In addition to the loved ones who’ve inspired our cyclists in years past, this year we ride beside a former Sundialer. 35-year-old Terri Verhulst worked at our flagship facility in Olds and lives with MS. She couldn’t resist the chance to join the 2019 Sundial team, celebrating the #ActsofGreatness that MS patients perform every day to overcome the physical and emotional weight of the disease and stay present in their families and lives. Today, she shares her story and shines a light on the support networks and innovative treatments that lighten the load for MS patients.
We chatted with Terri on April 29, 2019, about how MS affects her life and what helps her cope.
Hi Terri. Thank you so much for agreeing to chat today! It was exciting to see you’d joined the Sundial team for the MS Ride. You’re going to inspire us to outlast those long kilometres on our bikes.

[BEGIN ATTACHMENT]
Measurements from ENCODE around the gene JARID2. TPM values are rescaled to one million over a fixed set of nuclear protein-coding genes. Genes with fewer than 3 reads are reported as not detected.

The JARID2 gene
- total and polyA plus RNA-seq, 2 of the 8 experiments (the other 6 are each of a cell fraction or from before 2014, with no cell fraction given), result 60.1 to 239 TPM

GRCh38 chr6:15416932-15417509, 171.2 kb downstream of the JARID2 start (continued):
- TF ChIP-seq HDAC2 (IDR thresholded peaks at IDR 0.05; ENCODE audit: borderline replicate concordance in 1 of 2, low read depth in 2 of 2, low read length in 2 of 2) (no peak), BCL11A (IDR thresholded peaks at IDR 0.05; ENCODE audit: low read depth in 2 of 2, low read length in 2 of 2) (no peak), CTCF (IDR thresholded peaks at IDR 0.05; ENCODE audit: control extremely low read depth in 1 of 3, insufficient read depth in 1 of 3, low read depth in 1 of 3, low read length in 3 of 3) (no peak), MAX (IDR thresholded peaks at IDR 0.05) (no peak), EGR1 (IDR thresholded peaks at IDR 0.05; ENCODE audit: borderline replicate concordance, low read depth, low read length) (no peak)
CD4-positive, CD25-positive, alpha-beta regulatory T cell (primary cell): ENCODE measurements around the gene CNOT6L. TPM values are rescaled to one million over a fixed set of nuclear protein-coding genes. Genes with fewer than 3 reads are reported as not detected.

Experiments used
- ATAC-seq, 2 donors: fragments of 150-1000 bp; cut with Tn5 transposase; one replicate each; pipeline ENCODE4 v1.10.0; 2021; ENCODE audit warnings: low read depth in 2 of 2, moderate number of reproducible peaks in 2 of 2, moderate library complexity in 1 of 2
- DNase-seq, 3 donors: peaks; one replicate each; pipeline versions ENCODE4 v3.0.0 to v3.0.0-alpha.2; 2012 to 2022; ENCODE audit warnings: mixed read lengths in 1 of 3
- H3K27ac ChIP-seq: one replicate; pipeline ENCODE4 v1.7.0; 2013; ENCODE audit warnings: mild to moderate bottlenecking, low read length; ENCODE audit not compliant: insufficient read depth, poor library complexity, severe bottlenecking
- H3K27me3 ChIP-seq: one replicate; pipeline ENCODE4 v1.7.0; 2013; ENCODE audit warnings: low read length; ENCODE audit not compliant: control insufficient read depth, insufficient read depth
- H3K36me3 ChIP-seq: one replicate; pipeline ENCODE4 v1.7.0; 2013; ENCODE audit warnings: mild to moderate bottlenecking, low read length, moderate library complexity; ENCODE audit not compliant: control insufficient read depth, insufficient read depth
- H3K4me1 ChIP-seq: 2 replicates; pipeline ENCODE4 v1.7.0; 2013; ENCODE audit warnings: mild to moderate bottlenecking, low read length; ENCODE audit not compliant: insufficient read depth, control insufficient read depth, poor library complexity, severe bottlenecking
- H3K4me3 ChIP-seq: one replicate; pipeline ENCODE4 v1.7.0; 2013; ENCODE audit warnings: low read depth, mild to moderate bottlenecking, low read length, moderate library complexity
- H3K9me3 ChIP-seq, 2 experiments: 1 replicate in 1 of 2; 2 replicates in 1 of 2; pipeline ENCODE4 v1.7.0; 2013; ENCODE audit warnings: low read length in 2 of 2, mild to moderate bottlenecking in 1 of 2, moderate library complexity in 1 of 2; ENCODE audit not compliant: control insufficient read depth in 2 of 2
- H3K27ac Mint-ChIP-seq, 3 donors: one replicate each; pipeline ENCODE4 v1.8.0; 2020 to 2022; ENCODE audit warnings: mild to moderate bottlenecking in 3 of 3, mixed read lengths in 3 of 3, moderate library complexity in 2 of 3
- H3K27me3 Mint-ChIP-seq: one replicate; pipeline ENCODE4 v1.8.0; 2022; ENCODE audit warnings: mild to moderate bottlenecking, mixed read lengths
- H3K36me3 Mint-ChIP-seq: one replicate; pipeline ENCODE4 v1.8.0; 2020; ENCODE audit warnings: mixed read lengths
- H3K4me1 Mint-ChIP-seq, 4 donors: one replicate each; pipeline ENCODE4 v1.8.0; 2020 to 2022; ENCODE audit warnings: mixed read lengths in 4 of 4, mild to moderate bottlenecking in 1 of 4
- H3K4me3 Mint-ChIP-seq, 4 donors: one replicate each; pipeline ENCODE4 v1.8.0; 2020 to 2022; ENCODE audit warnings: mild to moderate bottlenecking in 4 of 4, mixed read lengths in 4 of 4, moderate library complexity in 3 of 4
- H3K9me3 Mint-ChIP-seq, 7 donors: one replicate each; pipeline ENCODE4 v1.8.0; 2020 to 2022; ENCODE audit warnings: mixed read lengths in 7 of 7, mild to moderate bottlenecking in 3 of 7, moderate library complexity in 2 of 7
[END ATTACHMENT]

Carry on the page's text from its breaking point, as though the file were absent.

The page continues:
Ha! Thanks. I’m excited about it, too.
When did you get diagnosed with MS?
I got my diagnosis in June 2015, but that was the end of a long process. The symptoms started about eight months prior, and it took a long time to figure out the cause. Once I knew what it was, I looked back and realized that 2008 was probably the very beginning.
How did your diagnosis affect your family?
I was 31 when I got the news, and my kids were 5, 7, and 9. It was so hard! We survived because I have a rock of a husband. I also have a really great support system. My mom is amazing, and I have a great team of doctors. My neurologist is always only a phone call away, and he answers every question I have. I’m really lucky. I know that’s rare.
Who brought up the idea of trying cannabis for your MS, you or your doctor?